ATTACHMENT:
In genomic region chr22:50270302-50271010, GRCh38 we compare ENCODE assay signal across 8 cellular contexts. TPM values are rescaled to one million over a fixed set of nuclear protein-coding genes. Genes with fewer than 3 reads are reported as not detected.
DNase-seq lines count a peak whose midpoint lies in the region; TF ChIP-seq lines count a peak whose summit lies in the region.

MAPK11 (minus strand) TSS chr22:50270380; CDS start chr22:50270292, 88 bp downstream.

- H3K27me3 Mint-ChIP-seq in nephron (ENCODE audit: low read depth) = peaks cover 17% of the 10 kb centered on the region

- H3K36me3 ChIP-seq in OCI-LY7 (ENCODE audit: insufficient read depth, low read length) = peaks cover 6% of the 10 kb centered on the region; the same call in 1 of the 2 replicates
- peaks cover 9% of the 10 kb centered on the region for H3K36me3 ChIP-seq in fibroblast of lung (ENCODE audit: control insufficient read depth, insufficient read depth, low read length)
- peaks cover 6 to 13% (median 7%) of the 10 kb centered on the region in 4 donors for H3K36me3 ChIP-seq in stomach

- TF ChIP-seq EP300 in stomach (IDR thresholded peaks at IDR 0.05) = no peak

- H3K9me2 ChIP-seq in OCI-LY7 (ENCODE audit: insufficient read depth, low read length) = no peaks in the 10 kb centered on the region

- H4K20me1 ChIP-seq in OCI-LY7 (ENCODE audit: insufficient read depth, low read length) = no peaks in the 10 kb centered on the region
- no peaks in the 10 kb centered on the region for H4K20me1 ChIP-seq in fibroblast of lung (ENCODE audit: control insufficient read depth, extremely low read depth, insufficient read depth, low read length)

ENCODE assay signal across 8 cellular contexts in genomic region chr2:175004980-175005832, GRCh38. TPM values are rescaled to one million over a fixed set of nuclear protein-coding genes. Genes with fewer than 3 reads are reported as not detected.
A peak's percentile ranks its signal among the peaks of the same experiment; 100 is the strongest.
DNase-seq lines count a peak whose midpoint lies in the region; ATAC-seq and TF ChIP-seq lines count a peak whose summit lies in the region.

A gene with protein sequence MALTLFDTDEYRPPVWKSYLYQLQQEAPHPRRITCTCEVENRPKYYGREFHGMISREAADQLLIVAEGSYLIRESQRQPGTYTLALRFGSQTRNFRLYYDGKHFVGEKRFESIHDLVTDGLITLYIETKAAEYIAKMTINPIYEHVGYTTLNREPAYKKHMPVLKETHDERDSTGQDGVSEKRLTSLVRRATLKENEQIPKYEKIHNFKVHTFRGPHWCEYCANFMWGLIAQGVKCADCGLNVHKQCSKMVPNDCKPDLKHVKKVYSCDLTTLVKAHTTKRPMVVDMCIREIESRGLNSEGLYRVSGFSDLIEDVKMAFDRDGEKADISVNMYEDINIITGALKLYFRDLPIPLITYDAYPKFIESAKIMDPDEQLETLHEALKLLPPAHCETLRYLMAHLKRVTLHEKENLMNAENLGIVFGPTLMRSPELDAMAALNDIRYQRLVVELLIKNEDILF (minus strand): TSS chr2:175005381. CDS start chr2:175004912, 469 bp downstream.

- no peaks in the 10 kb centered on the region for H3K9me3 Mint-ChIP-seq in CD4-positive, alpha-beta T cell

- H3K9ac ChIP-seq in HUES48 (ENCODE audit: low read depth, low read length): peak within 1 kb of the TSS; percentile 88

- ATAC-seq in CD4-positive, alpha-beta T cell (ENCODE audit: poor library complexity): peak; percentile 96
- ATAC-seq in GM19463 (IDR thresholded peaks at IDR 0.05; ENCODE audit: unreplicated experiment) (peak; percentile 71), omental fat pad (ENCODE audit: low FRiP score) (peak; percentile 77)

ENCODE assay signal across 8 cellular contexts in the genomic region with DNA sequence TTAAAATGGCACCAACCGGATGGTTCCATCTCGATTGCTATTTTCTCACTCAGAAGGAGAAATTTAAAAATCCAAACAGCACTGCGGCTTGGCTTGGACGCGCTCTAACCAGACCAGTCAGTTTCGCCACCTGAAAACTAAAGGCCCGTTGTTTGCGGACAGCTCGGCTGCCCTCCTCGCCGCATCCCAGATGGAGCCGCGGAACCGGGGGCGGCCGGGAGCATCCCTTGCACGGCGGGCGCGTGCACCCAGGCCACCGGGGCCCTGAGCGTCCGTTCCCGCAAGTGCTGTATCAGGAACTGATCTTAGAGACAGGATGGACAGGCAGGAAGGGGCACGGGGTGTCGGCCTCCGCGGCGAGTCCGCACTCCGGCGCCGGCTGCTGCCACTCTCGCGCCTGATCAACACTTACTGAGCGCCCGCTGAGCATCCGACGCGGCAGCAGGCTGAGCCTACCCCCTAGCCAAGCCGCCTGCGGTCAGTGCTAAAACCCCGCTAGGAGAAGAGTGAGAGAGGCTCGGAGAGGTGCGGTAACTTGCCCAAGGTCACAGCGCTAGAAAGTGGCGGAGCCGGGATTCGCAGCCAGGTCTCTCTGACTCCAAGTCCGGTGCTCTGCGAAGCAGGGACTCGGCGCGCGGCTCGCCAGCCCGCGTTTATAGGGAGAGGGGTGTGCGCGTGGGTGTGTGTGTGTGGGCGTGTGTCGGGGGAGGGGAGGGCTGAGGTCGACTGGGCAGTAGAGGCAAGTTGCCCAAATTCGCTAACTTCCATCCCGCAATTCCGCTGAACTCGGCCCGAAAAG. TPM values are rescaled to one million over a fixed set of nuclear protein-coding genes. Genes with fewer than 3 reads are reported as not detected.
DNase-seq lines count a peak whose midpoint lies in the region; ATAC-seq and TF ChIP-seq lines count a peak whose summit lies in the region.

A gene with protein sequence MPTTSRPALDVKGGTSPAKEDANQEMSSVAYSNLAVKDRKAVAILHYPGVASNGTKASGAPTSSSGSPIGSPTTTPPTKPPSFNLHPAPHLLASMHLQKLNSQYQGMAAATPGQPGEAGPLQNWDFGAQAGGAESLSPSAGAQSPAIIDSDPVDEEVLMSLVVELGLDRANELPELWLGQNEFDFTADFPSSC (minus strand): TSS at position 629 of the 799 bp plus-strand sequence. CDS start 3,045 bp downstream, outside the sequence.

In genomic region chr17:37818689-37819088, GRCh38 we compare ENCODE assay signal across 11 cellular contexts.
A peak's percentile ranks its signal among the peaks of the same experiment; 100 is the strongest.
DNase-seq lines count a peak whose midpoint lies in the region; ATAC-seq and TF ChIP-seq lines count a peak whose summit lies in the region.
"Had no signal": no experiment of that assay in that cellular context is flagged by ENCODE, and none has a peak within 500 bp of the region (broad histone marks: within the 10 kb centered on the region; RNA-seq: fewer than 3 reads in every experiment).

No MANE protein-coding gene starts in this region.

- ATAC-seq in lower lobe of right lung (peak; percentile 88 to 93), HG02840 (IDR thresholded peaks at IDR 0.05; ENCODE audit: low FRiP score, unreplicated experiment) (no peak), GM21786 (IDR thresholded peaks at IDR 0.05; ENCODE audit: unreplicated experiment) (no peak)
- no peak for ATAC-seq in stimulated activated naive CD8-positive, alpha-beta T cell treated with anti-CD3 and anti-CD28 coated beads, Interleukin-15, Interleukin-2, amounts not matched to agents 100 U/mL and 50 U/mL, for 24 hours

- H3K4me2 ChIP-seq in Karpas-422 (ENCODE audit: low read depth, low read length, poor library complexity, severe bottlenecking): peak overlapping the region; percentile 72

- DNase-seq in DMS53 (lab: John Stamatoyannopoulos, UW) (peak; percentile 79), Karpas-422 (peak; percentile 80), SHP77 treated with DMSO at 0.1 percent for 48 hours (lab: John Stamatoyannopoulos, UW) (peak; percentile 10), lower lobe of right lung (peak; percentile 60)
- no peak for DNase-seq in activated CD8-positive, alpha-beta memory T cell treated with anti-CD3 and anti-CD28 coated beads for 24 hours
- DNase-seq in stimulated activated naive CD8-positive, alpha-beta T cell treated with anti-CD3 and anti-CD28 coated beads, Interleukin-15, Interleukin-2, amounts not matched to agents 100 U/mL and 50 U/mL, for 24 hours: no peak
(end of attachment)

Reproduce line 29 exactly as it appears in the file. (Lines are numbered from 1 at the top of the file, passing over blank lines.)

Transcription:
- no peak for ATAC-seq in stimulated activated naive CD8-positive, alpha-beta T cell treated with anti-CD3 and anti-CD28 coated beads, Interleukin-15, Interleukin-2, amounts not matched to agents 100 U/mL and 50 U/mL, for 24 hours